• the inclusion of time-series data allowing users to monitor changes in particular variables over time
  • the incorporation of selected state and territory specific data (such as administrative data available only for selected jurisdictions)
  • functionality to allow users to build their own regional profiles (from a pick-list of indicators and areas).

In addition to the NRP, regional data from the Census of Population and Housing has also been made more accessible. Basic Community Profiles (BCPs) from the 2001 census were made available (free of charge) via the ABS web site for the first time. For the 2006 census it is planned to enhance this service to allow clients to more easily specify the data and the geography of interest, and to enable clients to transfer data to their own Geographical Information Systems (GIS). In the interim, access to the NRP and BCPs is now available from the same web page.

Together, the new BCP and NRP facilities are able to provide a comprehensive set of social and economic indicators for standard geographical regions.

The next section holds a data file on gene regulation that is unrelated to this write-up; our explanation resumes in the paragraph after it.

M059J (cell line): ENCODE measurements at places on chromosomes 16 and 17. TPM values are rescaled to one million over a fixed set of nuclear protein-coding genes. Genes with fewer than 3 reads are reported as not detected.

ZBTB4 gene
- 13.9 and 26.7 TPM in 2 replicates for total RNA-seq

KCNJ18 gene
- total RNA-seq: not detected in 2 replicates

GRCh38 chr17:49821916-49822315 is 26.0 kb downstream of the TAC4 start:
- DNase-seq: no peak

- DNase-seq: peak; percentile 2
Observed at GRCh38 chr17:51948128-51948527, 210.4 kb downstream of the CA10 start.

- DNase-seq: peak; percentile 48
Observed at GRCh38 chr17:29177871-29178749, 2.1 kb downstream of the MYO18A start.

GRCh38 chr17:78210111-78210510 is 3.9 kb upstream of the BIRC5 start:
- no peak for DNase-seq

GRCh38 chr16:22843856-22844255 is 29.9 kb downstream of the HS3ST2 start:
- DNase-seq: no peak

Developments in statistical geography

To enable regional analysis it is essential to have appropriate area classifications that align with user needs. In this regard the ABS has made significant progress on a number of fronts.

Remoteness Classification

In 2001 the ABS introduced a new structure in its Australian Standard Geographical Classification (ASGC) - the Remoteness Structure. The Remoteness Structure is based on the Accessibility/Remoteness Index of Australia (ARIA) developed by the then Australian Government Department of Health and Aged Care and the National Centre for Social Applications of GIS. ARIA measures the remoteness of a point based on the physical road distance to the nearest Urban Centre (ASGC 1996) in each of a number of classes. The Remoteness Structure includes all Collection Districts (CDs), and therefore in aggregate, covers the whole of Australia.

The purpose of the Remoteness Structure is to classify CDs which share common characteristics of remoteness into broad geographical areas called Remoteness Areas. There are six Remoteness Areas in the structure:

  • Major Cities of Australia
  • Inner Regional Australia
  • Outer Regional Australia
  • Remote Australia
  • Very Remote Australia
  • Migratory

The Remoteness Structure is now used for the production of standard ABS statistical output from population censuses and some ABS surveys. For the purposes of regional analysis, the Remoteness Structure has provided an additional framework on which to study regional characteristics. It is most suited to the analyses of changing patterns in the development and performance of broad regions across Australia.